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MaSS

stepping stones of maritime history

History

Loosdrecht was built in 1714 by the VOC chamber of Amsterdam on a wharf in the city of Amsterdam. She was most likely a Dutch East Indiaman, or spiegelretourschip, a ship type that was commonly used during this time period to make long distance voyages for trade with Asia. Loosdrecht made two round trip voyages to the Dutch colony in present day Sri Lanka, and departed on her third outbound voyage from Texel on 14 January, 1719. A few days later, on 21 January, she ran aground on the Isle of Wight and was lost.

Description

Type: Unknown, but likely a Dutch East Indiaman

Built: 1714

Chamber: VOC Chamber of Amsterdam

Wharf: Amsterdam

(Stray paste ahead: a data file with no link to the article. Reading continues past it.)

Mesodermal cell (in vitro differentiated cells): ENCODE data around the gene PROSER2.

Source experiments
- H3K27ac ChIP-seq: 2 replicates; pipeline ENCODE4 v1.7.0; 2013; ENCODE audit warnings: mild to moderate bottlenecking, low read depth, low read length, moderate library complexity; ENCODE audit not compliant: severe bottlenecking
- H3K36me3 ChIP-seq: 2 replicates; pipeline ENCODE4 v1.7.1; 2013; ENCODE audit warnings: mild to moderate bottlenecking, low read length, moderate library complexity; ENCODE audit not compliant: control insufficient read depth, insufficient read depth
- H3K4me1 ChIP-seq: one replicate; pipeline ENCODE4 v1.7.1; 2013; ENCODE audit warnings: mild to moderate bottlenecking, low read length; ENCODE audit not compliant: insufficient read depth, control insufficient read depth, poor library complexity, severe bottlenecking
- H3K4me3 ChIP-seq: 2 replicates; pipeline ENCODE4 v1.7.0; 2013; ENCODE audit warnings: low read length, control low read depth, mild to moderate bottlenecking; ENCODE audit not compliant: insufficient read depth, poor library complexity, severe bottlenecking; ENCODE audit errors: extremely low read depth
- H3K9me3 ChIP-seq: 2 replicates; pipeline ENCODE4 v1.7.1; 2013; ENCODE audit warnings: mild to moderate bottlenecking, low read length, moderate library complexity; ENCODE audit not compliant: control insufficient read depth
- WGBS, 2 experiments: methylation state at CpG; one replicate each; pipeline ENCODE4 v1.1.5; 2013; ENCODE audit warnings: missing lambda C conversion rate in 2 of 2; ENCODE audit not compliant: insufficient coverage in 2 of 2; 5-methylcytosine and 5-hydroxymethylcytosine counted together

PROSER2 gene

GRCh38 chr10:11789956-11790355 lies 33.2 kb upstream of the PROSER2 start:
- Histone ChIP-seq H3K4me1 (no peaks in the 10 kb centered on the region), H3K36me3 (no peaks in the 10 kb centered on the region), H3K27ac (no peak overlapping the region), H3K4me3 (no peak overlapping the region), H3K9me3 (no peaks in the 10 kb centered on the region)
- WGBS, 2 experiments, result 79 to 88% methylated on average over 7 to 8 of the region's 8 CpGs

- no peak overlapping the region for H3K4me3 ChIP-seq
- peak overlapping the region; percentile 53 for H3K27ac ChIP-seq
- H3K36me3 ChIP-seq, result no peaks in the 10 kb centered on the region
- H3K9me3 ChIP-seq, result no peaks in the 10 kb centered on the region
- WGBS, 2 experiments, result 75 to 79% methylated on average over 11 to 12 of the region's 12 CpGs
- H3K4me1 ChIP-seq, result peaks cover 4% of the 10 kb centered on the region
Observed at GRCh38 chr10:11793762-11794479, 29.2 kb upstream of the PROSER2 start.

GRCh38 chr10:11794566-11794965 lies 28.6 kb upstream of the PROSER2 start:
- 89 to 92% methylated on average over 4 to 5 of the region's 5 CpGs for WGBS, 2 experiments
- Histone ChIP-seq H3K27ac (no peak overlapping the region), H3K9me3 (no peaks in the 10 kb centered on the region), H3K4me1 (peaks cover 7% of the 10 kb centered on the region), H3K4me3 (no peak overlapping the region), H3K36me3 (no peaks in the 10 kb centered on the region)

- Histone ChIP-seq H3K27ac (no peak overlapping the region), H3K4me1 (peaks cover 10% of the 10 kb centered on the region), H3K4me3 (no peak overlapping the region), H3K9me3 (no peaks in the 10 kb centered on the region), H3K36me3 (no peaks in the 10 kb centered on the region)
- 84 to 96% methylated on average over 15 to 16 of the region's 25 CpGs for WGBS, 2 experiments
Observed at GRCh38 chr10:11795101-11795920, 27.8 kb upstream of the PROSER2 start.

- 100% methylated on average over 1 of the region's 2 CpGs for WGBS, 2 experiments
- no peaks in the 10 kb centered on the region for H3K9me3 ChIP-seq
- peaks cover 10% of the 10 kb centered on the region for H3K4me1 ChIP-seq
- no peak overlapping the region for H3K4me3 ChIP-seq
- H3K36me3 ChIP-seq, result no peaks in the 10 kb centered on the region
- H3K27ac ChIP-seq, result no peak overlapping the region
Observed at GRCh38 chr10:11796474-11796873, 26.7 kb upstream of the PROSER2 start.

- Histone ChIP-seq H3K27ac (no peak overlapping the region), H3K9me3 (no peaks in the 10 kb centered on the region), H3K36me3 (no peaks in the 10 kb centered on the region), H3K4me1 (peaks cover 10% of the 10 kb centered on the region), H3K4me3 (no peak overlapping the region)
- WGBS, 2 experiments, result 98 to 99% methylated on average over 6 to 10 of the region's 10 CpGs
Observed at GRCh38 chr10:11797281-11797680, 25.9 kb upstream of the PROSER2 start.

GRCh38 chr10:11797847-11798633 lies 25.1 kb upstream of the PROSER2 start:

Tonnage: 805

Length: 145 feet

Complement: 250

Captain on final voyage: Willem Dekker

Status

The status of the wreck site is unknown, although in 2001 it was rumored that the wreck was being looted by illegal salvagers. Gold coins thought to come from a wreck from this period and location were being sold in England, although it is unknown whether these coins do in fact come from the wreck of Loosdrecht.

References

References online

- VOC site

East Indiaman

Roman structures